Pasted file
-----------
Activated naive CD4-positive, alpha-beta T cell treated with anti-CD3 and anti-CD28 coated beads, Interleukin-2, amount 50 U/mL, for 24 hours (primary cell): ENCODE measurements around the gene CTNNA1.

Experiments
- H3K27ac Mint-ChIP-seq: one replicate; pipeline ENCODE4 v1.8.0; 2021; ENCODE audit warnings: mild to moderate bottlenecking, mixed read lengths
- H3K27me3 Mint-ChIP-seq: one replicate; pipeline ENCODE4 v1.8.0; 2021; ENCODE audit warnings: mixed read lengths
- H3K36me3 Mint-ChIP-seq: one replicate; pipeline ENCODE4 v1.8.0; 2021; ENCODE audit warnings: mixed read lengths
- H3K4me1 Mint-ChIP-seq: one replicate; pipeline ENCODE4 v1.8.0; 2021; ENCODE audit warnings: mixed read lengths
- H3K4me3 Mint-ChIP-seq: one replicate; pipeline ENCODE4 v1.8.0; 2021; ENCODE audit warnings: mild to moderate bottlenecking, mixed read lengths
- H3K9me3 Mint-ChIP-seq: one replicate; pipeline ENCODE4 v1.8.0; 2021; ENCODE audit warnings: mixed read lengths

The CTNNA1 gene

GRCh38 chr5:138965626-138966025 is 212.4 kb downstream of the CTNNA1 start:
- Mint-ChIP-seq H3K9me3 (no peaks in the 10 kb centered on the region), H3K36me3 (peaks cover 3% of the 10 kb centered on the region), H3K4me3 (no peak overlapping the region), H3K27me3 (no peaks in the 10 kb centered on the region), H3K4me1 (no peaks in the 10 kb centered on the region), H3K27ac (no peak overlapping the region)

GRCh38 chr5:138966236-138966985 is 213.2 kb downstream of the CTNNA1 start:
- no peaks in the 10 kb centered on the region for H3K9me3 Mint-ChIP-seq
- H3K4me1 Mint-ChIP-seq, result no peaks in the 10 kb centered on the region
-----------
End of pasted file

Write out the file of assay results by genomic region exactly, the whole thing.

Activated naive CD4-positive, alpha-beta T cell treated with anti-CD3 and anti-CD28 coated beads, Interleukin-2, amount 50 U/mL, for 24 hours (primary cell): ENCODE measurements around the gene CTNNA1.

Experiments
- H3K27ac Mint-ChIP-seq: one replicate; pipeline ENCODE4 v1.8.0; 2021; ENCODE audit warnings: mild to moderate bottlenecking, mixed read lengths
- H3K27me3 Mint-ChIP-seq: one replicate; pipeline ENCODE4 v1.8.0; 2021; ENCODE audit warnings: mixed read lengths
- H3K36me3 Mint-ChIP-seq: one replicate; pipeline ENCODE4 v1.8.0; 2021; ENCODE audit warnings: mixed read lengths
- H3K4me1 Mint-ChIP-seq: one replicate; pipeline ENCODE4 v1.8.0; 2021; ENCODE audit warnings: mixed read lengths
- H3K4me3 Mint-ChIP-seq: one replicate; pipeline ENCODE4 v1.8.0; 2021; ENCODE audit warnings: mild to moderate bottlenecking, mixed read lengths
- H3K9me3 Mint-ChIP-seq: one replicate; pipeline ENCODE4 v1.8.0; 2021; ENCODE audit warnings: mixed read lengths

The CTNNA1 gene

GRCh38 chr5:138965626-138966025 is 212.4 kb downstream of the CTNNA1 start:
- Mint-ChIP-seq H3K9me3 (no peaks in the 10 kb centered on the region), H3K36me3 (peaks cover 3% of the 10 kb centered on the region), H3K4me3 (no peak overlapping the region), H3K27me3 (no peaks in the 10 kb centered on the region), H3K4me1 (no peaks in the 10 kb centered on the region), H3K27ac (no peak overlapping the region)

GRCh38 chr5:138966236-138966985 is 213.2 kb downstream of the CTNNA1 start:
- no peaks in the 10 kb centered on the region for H3K9me3 Mint-ChIP-seq
- H3K4me1 Mint-ChIP-seq, result no peaks in the 10 kb centered on the region